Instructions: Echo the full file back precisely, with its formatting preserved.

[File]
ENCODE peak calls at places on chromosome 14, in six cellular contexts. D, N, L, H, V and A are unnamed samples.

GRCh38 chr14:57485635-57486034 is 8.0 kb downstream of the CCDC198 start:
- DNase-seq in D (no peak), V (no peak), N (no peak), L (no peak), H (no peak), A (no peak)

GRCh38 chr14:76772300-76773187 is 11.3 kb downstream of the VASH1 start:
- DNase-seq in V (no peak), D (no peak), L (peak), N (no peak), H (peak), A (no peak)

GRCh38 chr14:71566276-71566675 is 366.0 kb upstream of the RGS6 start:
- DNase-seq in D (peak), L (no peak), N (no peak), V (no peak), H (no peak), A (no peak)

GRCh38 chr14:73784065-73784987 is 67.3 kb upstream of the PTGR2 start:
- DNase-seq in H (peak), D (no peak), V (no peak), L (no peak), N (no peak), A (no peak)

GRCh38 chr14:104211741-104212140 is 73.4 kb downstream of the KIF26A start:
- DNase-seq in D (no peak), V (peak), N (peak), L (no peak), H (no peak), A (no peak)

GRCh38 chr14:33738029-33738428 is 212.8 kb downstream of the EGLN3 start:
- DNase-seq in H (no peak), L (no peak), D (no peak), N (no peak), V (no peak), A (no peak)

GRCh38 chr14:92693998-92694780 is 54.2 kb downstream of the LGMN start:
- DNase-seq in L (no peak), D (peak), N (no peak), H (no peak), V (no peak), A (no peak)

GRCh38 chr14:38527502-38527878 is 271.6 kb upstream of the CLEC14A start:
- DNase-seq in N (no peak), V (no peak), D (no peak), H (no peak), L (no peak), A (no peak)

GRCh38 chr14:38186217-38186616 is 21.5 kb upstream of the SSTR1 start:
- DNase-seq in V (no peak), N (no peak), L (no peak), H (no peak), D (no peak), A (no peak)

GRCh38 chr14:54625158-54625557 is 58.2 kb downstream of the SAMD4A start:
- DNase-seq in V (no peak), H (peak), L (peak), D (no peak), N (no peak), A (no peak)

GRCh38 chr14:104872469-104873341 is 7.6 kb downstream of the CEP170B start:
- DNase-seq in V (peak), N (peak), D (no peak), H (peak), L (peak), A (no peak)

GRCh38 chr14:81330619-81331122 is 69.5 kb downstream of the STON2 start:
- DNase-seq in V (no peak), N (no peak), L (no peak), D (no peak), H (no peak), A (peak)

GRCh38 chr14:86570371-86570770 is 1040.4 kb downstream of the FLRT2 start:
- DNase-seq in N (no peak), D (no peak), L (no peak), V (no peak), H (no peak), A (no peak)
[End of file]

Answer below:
ENCODE peak calls at places on chromosome 14, in six cellular contexts. D, N, L, H, V and A are unnamed samples.

GRCh38 chr14:57485635-57486034 is 8.0 kb downstream of the CCDC198 start:
- DNase-seq in D (no peak), V (no peak), N (no peak), L (no peak), H (no peak), A (no peak)

GRCh38 chr14:76772300-76773187 is 11.3 kb downstream of the VASH1 start:
- DNase-seq in V (no peak), D (no peak), L (peak), N (no peak), H (peak), A (no peak)

GRCh38 chr14:71566276-71566675 is 366.0 kb upstream of the RGS6 start:
- DNase-seq in D (peak), L (no peak), N (no peak), V (no peak), H (no peak), A (no peak)

GRCh38 chr14:73784065-73784987 is 67.3 kb upstream of the PTGR2 start:
- DNase-seq in H (peak), D (no peak), V (no peak), L (no peak), N (no peak), A (no peak)

GRCh38 chr14:104211741-104212140 is 73.4 kb downstream of the KIF26A start:
- DNase-seq in D (no peak), V (peak), N (peak), L (no peak), H (no peak), A (no peak)

GRCh38 chr14:33738029-33738428 is 212.8 kb downstream of the EGLN3 start:
- DNase-seq in H (no peak), L (no peak), D (no peak), N (no peak), V (no peak), A (no peak)

GRCh38 chr14:92693998-92694780 is 54.2 kb downstream of the LGMN start:
- DNase-seq in L (no peak), D (peak), N (no peak), H (no peak), V (no peak), A (no peak)

GRCh38 chr14:38527502-38527878 is 271.6 kb upstream of the CLEC14A start:
- DNase-seq in N (no peak), V (no peak), D (no peak), H (no peak), L (no peak), A (no peak)

GRCh38 chr14:38186217-38186616 is 21.5 kb upstream of the SSTR1 start:
- DNase-seq in V (no peak), N (no peak), L (no peak), H (no peak), D (no peak), A (no peak)

GRCh38 chr14:54625158-54625557 is 58.2 kb downstream of the SAMD4A start:
- DNase-seq in V (no peak), H (peak), L (peak), D (no peak), N (no peak), A (no peak)

GRCh38 chr14:104872469-104873341 is 7.6 kb downstream of the CEP170B start:
- DNase-seq in V (peak), N (peak), D (no peak), H (peak), L (peak), A (no peak)

GRCh38 chr14:81330619-81331122 is 69.5 kb downstream of the STON2 start:
- DNase-seq in V (no peak), N (no peak), L (no peak), D (no peak), H (no peak), A (peak)

GRCh38 chr14:86570371-86570770 is 1040.4 kb downstream of the FLRT2 start:
- DNase-seq in N (no peak), D (no peak), L (no peak), V (no peak), H (no peak), A (no peak)